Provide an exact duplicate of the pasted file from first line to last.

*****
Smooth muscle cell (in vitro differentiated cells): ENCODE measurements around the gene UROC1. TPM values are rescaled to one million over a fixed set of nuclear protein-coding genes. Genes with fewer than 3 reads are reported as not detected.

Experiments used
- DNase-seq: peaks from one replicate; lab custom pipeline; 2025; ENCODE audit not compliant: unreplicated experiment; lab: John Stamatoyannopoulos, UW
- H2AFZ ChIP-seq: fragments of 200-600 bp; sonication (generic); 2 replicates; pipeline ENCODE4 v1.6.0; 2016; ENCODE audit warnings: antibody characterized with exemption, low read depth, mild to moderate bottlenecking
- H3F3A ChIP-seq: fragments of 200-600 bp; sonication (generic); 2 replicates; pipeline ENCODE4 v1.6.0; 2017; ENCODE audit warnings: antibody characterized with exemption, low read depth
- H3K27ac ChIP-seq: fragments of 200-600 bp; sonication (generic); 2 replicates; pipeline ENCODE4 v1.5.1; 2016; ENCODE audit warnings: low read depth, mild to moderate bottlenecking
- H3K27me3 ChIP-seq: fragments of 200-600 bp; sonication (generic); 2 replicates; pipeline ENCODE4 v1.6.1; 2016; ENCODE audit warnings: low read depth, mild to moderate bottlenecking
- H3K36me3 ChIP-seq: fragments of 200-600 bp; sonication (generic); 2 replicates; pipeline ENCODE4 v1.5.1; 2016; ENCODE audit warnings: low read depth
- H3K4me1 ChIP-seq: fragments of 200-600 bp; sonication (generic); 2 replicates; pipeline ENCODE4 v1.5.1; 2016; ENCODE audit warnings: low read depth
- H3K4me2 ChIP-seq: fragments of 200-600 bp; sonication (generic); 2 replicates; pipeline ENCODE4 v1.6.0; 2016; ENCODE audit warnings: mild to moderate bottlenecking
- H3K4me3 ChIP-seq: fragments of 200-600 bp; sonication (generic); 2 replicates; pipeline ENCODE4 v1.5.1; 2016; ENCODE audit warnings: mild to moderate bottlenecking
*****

Smooth muscle cell (in vitro differentiated cells): ENCODE measurements around the gene UROC1. TPM values are rescaled to one million over a fixed set of nuclear protein-coding genes. Genes with fewer than 3 reads are reported as not detected.

Experiments used
- DNase-seq: peaks from one replicate; lab custom pipeline; 2025; ENCODE audit not compliant: unreplicated experiment; lab: John Stamatoyannopoulos, UW
- H2AFZ ChIP-seq: fragments of 200-600 bp; sonication (generic); 2 replicates; pipeline ENCODE4 v1.6.0; 2016; ENCODE audit warnings: antibody characterized with exemption, low read depth, mild to moderate bottlenecking
- H3F3A ChIP-seq: fragments of 200-600 bp; sonication (generic); 2 replicates; pipeline ENCODE4 v1.6.0; 2017; ENCODE audit warnings: antibody characterized with exemption, low read depth
- H3K27ac ChIP-seq: fragments of 200-600 bp; sonication (generic); 2 replicates; pipeline ENCODE4 v1.5.1; 2016; ENCODE audit warnings: low read depth, mild to moderate bottlenecking
- H3K27me3 ChIP-seq: fragments of 200-600 bp; sonication (generic); 2 replicates; pipeline ENCODE4 v1.6.1; 2016; ENCODE audit warnings: low read depth, mild to moderate bottlenecking
- H3K36me3 ChIP-seq: fragments of 200-600 bp; sonication (generic); 2 replicates; pipeline ENCODE4 v1.5.1; 2016; ENCODE audit warnings: low read depth
- H3K4me1 ChIP-seq: fragments of 200-600 bp; sonication (generic); 2 replicates; pipeline ENCODE4 v1.5.1; 2016; ENCODE audit warnings: low read depth
- H3K4me2 ChIP-seq: fragments of 200-600 bp; sonication (generic); 2 replicates; pipeline ENCODE4 v1.6.0; 2016; ENCODE audit warnings: mild to moderate bottlenecking
- H3K4me3 ChIP-seq: fragments of 200-600 bp; sonication (generic); 2 replicates; pipeline ENCODE4 v1.5.1; 2016; ENCODE audit warnings: mild to moderate bottlenecking